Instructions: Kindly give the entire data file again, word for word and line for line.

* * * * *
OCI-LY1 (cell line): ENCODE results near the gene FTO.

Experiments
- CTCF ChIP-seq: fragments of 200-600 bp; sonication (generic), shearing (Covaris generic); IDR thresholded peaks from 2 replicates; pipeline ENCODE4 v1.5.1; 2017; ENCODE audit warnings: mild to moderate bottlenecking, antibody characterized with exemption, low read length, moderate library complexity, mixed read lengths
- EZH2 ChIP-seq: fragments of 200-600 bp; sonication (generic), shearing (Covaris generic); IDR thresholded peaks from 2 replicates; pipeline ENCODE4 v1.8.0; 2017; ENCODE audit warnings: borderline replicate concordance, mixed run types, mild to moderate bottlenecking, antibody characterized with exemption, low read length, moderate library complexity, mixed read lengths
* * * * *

OCI-LY1 (cell line): ENCODE results near the gene FTO.

Experiments
- CTCF ChIP-seq: fragments of 200-600 bp; sonication (generic), shearing (Covaris generic); IDR thresholded peaks from 2 replicates; pipeline ENCODE4 v1.5.1; 2017; ENCODE audit warnings: mild to moderate bottlenecking, antibody characterized with exemption, low read length, moderate library complexity, mixed read lengths
- EZH2 ChIP-seq: fragments of 200-600 bp; sonication (generic), shearing (Covaris generic); IDR thresholded peaks from 2 replicates; pipeline ENCODE4 v1.8.0; 2017; ENCODE audit warnings: borderline replicate concordance, mixed run types, mild to moderate bottlenecking, antibody characterized with exemption, low read length, moderate library complexity, mixed read lengths